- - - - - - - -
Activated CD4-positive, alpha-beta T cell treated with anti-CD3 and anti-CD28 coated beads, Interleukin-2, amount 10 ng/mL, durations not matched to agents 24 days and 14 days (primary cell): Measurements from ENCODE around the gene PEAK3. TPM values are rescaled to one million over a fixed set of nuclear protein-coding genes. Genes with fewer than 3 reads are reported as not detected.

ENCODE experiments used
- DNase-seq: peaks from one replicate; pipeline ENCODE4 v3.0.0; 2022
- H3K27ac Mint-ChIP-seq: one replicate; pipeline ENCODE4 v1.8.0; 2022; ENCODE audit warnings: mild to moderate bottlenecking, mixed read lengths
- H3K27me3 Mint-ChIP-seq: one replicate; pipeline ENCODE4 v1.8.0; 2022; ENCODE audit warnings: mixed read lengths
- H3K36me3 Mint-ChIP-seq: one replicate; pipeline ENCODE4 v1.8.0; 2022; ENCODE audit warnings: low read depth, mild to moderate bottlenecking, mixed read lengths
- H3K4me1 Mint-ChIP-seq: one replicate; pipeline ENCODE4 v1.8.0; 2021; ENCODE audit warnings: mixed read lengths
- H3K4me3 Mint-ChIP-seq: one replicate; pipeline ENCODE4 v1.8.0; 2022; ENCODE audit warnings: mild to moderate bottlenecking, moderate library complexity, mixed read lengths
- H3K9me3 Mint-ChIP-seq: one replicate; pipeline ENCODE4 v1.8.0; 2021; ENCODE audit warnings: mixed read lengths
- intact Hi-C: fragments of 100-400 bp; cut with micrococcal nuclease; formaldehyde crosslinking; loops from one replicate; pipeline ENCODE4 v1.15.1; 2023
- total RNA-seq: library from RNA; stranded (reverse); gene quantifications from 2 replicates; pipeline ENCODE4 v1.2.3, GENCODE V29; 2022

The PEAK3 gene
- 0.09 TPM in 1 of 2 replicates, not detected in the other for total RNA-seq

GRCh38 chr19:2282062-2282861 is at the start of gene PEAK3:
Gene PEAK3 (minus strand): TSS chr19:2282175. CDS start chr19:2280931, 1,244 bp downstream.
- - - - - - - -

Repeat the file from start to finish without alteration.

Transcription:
Activated CD4-positive, alpha-beta T cell treated with anti-CD3 and anti-CD28 coated beads, Interleukin-2, amount 10 ng/mL, durations not matched to agents 24 days and 14 days (primary cell): Measurements from ENCODE around the gene PEAK3. TPM values are rescaled to one million over a fixed set of nuclear protein-coding genes. Genes with fewer than 3 reads are reported as not detected.

ENCODE experiments used
- DNase-seq: peaks from one replicate; pipeline ENCODE4 v3.0.0; 2022
- H3K27ac Mint-ChIP-seq: one replicate; pipeline ENCODE4 v1.8.0; 2022; ENCODE audit warnings: mild to moderate bottlenecking, mixed read lengths
- H3K27me3 Mint-ChIP-seq: one replicate; pipeline ENCODE4 v1.8.0; 2022; ENCODE audit warnings: mixed read lengths
- H3K36me3 Mint-ChIP-seq: one replicate; pipeline ENCODE4 v1.8.0; 2022; ENCODE audit warnings: low read depth, mild to moderate bottlenecking, mixed read lengths
- H3K4me1 Mint-ChIP-seq: one replicate; pipeline ENCODE4 v1.8.0; 2021; ENCODE audit warnings: mixed read lengths
- H3K4me3 Mint-ChIP-seq: one replicate; pipeline ENCODE4 v1.8.0; 2022; ENCODE audit warnings: mild to moderate bottlenecking, moderate library complexity, mixed read lengths
- H3K9me3 Mint-ChIP-seq: one replicate; pipeline ENCODE4 v1.8.0; 2021; ENCODE audit warnings: mixed read lengths
- intact Hi-C: fragments of 100-400 bp; cut with micrococcal nuclease; formaldehyde crosslinking; loops from one replicate; pipeline ENCODE4 v1.15.1; 2023
- total RNA-seq: library from RNA; stranded (reverse); gene quantifications from 2 replicates; pipeline ENCODE4 v1.2.3, GENCODE V29; 2022

The PEAK3 gene
- 0.09 TPM in 1 of 2 replicates, not detected in the other for total RNA-seq

GRCh38 chr19:2282062-2282861 is at the start of gene PEAK3:
Gene PEAK3 (minus strand): TSS chr19:2282175. CDS start chr19:2280931, 1,244 bp downstream.